Rapid management of change management thanks to the corona crisis
The corona crisis brought to light many things that had been fermenting subliminally for a long time, especially the lack of digital structures in everyday working life, keyword home office challenge, as well as in education, only made themselves felt as major omissions. The demands to be met in our everyday work have increased.
For many people, the working world and everyday life have changed completely and radically from one moment to the next. This rapid change required all of us to have new skills: we had to learn quickly and a lot, but at the same time we had to manage a large number of tasks.
Challenge or overwhelming?
And for many people, the question arises: How do we best deal with this change? Can we do it at all or do we overwhelm ourselves? And how do we secure our existence in the long term?
Some time ago we were here Best of HR – Berufebilder.de® discusses whether people are capable of multitasking at all - and our readers have come to the conclusion that it is at least difficult. In my opinion, the situation is very similar with the new requirements that the changing world of work places in many professions.
Always new skills?
To illustrate this, I would like to illustrate the changes using my own previous job, because I know it like no other. And because it had to change rapidly in the context of digital change, as it was affected by these changes very early on: the journalist profession. So to speak, he anticipated the disruption of many other areas.
The change in media required journalists, who were already working under precarious working conditions to earn their livelihood, a multitude of new skills: Instead of just writing or just filming, they should suddenly offer a mixed media package: writing, editing, photos, videos and, best of all new formats like audio slideshows. There were also various weaving techniques.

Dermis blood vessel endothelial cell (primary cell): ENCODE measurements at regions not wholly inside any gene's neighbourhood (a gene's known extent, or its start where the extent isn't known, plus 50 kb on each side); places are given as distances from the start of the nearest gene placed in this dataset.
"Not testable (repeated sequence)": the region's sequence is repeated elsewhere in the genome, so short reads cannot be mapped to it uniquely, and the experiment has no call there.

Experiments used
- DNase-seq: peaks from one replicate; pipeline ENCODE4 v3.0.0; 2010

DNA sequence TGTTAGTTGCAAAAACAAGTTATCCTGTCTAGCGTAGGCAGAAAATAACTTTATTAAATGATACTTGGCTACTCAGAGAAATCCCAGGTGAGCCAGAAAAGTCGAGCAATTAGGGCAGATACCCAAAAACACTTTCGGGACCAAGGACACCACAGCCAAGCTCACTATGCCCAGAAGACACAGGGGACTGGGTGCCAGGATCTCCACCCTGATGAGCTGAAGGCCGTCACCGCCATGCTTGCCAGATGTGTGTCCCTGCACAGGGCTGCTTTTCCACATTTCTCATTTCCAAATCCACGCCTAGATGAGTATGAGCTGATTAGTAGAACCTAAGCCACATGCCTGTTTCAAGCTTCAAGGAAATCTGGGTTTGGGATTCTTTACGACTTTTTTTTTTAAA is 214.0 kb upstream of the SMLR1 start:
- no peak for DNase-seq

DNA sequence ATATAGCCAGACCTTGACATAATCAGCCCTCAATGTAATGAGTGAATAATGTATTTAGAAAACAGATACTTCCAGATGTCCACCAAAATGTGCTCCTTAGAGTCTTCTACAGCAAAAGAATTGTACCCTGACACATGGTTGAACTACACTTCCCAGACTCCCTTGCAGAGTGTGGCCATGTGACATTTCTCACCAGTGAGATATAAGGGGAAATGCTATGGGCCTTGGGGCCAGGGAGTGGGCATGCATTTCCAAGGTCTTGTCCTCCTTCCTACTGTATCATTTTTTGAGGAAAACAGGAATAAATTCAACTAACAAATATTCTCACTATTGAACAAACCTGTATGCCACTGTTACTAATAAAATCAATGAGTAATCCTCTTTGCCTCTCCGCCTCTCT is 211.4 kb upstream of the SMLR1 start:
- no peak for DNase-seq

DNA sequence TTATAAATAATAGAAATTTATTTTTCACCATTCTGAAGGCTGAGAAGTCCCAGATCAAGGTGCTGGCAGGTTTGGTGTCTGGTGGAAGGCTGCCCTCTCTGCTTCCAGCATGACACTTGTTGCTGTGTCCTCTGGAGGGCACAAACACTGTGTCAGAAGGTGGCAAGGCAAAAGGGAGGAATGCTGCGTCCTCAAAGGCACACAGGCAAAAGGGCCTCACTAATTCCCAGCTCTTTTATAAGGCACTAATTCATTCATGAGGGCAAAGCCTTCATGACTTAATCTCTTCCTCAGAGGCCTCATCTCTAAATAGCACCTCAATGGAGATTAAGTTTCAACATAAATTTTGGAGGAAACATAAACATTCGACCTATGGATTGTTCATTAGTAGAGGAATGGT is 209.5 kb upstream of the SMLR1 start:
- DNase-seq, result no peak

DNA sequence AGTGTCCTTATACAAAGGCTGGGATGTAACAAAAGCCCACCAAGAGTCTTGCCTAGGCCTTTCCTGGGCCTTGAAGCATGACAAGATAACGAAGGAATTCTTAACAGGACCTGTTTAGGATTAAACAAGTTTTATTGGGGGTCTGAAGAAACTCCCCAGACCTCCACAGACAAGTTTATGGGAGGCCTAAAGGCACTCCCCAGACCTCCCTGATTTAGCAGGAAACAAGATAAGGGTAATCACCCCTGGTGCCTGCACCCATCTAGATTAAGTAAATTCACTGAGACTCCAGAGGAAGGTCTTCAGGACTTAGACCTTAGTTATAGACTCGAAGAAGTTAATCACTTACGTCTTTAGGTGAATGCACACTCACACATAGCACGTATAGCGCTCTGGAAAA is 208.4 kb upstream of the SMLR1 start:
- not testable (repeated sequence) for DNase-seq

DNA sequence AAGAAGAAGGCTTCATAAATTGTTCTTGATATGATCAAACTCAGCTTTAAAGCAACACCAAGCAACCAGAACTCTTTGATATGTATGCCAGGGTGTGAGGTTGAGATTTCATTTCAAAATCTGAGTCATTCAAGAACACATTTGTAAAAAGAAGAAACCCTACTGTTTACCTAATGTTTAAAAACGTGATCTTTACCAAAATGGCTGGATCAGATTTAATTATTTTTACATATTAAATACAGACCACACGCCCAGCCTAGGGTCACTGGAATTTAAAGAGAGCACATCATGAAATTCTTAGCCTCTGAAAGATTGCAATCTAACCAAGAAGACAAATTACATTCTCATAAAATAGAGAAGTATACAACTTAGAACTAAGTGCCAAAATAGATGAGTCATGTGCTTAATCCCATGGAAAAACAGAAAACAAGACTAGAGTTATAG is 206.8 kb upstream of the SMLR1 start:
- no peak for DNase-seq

Changing professional worlds: 7 concrete tips for dealing with a changed situation
This is not supposed to be a lament to the situation of journalism. Just raise the question of what it actually means to deal with new situations. The question that I keep asking myself: can anyone cope with such radical changes in requirements? Which psychological tools are necessary for this? And how can you adapt to the situation?
The answers to these questions are given in the following 7 points, which are based on my more than 15 years of experience as a self-employed person.
1. Why do I have this job at all?
First of all, you should ask yourself: Why do I have this job? And how can I actively change it? I became a journalist myself because I wanted to write. Preferably books. That's what I did - and in search of marketing strategies, I started blogging and digging deeper into the Internet.
In my work, the original activity, writing, gradually took a back seat, and new skills became more important: basic knowledge of HTML, PHP and CSS in order to implement my ideas for the blog technically. Search engine optimization to better market my blog. Instead of acquiring individual orders from traditional media, I found direct contact with readers and sponsors.
At times I was also busy acquiring knowledge in video creation and editing in order to be prepared for the online format of the future - the multimedia journalist as an egg-laying wool milk sow sends his regards.
2. Do something you can push
The art of change is that you don't radically reinvent yourself every time, but rather build on something that you can already do. I learned this advice from Alibaba boss Jack Mae. Rather, you should build on something that you can already do. In fact, at some point I left the video track and went back to my roots, the books, by founding a book publisher myself. If I look at my path in this way over the past ten years, I am now more satisfied with my business model than with the original idea of writing books and offering editorial activities.
The main reason is that by operating and marketing a medium that runs well myself, I have a much greater degree of independence than is customary in the classic journalistic business model: If a topic interests me, I can simply do it. And often enough topics on my blog find their way into the classic media. I am also financially more independent than through the traditional procurement track.
In short: The change in the world of work challenges me again and again, but by letting myself in and becoming the egg-laying wool milk sow, it has brought me many advantages.
3. Together you are stronger